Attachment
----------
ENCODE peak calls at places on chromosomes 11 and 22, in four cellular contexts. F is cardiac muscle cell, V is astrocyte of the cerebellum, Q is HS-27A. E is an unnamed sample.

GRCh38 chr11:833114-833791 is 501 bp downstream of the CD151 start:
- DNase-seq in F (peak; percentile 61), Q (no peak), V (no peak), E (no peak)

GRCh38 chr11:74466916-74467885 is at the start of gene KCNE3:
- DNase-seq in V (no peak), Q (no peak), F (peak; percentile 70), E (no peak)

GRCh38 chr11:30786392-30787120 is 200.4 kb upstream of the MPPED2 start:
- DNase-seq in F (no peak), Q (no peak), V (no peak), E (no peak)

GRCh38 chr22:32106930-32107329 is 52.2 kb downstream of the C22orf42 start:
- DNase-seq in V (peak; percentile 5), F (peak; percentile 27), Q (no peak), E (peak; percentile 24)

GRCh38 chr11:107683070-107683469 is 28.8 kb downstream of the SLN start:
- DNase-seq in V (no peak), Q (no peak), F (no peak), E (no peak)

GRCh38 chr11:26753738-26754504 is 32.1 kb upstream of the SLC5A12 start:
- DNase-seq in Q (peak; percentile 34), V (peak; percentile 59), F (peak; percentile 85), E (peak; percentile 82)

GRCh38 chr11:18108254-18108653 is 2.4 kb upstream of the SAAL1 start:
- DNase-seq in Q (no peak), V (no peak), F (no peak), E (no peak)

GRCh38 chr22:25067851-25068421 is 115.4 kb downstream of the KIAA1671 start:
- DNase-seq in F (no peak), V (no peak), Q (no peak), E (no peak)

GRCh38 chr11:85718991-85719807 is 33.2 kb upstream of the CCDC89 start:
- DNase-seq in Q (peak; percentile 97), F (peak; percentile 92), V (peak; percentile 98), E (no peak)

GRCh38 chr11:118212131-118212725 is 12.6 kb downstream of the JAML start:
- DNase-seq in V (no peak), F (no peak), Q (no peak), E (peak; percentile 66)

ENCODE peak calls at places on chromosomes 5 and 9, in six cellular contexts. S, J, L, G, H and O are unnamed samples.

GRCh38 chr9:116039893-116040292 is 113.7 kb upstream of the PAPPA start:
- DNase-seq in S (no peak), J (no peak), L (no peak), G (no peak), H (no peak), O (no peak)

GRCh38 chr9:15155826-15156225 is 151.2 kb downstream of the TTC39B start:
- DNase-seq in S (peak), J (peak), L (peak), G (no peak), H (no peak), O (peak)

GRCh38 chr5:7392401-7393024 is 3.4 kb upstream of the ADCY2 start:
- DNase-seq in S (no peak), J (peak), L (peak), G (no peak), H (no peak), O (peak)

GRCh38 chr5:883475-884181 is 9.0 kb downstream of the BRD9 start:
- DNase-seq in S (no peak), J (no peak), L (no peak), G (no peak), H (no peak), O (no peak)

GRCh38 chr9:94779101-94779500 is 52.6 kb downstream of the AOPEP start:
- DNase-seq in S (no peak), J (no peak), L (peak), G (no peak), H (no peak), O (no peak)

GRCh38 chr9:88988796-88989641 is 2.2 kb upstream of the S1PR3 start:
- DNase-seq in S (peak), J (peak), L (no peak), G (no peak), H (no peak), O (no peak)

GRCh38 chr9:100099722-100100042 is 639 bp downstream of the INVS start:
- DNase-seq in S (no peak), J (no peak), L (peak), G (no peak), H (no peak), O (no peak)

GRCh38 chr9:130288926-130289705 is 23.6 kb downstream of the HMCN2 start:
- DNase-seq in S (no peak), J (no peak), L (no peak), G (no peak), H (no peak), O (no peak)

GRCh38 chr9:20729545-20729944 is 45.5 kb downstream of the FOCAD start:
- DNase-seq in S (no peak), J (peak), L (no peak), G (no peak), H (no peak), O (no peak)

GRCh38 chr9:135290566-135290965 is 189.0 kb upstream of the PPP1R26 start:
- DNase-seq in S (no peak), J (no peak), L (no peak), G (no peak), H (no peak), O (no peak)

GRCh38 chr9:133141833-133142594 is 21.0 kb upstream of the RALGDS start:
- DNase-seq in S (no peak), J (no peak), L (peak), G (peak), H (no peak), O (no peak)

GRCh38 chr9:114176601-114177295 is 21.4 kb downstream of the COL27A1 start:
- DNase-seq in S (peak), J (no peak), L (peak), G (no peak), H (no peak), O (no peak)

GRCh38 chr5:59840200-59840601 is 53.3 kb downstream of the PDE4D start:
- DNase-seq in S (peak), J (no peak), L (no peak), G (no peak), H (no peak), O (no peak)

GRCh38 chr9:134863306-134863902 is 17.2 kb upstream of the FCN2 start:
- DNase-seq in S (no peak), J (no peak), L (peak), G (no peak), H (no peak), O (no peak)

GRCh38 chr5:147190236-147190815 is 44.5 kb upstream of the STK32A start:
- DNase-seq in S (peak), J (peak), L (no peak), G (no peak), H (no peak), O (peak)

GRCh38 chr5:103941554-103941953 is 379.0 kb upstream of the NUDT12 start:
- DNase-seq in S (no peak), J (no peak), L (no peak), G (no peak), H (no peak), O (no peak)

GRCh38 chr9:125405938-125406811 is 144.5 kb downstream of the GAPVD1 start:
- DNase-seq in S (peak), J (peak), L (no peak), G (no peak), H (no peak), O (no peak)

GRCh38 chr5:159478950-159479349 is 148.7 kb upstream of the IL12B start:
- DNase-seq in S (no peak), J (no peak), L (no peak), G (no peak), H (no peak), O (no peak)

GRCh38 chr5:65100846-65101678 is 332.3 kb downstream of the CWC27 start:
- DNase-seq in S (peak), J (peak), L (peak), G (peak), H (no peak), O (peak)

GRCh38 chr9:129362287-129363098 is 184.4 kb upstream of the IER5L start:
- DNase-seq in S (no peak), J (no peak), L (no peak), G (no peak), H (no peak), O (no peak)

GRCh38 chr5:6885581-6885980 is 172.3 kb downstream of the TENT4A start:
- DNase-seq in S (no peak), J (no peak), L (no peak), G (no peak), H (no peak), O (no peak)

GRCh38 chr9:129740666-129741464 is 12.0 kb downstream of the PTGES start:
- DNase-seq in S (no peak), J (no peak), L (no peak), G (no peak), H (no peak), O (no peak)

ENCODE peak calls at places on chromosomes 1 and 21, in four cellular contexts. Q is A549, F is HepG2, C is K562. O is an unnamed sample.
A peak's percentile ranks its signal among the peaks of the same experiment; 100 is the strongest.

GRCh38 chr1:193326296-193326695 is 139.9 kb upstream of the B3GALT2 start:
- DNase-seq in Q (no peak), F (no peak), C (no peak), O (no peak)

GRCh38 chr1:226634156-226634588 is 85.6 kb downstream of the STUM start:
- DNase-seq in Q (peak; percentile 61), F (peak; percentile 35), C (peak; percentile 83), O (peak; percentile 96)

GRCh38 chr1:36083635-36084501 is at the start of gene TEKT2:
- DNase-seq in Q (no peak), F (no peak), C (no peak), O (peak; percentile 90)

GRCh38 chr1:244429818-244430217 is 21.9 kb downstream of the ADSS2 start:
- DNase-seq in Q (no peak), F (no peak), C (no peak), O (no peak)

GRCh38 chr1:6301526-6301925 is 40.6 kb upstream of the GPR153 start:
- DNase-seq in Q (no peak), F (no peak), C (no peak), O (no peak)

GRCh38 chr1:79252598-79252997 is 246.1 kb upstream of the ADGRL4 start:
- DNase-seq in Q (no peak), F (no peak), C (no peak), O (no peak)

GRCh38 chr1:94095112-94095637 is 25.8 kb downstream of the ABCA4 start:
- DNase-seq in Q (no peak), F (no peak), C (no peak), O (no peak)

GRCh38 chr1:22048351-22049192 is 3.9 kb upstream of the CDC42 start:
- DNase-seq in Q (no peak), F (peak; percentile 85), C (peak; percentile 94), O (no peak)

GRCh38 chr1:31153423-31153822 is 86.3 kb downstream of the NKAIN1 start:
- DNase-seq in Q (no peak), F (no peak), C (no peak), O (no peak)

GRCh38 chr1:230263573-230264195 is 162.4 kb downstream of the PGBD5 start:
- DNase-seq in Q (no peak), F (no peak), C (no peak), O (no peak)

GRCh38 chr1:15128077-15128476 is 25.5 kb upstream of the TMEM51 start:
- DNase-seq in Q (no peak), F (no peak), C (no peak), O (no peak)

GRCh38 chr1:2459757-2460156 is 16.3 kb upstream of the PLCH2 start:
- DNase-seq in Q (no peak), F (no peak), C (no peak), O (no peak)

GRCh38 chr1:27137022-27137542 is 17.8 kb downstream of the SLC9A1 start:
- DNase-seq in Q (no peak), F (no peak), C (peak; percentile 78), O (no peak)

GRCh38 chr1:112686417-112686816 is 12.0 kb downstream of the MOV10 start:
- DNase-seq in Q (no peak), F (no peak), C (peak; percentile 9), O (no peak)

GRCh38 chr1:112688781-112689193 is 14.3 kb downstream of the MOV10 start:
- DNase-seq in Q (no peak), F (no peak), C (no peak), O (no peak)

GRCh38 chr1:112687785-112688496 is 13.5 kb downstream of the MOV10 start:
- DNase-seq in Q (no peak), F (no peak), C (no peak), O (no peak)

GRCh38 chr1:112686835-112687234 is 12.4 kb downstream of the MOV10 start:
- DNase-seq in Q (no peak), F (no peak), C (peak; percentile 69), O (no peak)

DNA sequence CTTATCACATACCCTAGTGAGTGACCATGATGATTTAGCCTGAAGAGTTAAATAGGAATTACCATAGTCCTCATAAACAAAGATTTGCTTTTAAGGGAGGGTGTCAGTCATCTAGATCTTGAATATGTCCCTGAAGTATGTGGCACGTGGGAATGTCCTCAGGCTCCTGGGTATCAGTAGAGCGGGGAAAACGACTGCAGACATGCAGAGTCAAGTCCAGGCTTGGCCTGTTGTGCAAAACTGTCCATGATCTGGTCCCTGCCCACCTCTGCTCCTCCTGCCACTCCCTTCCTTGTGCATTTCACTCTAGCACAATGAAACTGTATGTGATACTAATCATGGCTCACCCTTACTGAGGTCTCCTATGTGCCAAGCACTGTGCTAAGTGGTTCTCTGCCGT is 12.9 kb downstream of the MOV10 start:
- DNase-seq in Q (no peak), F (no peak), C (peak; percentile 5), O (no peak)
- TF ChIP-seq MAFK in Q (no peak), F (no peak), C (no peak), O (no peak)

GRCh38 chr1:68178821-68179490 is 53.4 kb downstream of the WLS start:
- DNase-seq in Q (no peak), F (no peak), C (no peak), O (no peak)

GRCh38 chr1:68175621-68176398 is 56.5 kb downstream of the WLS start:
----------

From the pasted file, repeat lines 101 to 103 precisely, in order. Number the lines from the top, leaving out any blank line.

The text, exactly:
GRCh38 chr1:112686835-112687234 is 12.4 kb downstream of the MOV10 start:
- DNase-seq in Q (no peak), F (no peak), C (peak; percentile 69), O (no peak)

DNA sequence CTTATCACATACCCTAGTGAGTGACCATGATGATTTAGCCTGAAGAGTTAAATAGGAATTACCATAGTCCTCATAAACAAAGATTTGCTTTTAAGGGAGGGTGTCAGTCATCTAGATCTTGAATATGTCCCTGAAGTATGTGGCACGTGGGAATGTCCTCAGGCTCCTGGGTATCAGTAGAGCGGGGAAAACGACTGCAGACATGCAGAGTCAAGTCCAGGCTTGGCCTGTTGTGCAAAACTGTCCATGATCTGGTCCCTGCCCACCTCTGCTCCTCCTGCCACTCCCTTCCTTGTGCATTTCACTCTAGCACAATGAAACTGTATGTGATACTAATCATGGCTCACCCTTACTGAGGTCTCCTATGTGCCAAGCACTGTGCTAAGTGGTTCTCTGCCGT is 12.9 kb downstream of the MOV10 start: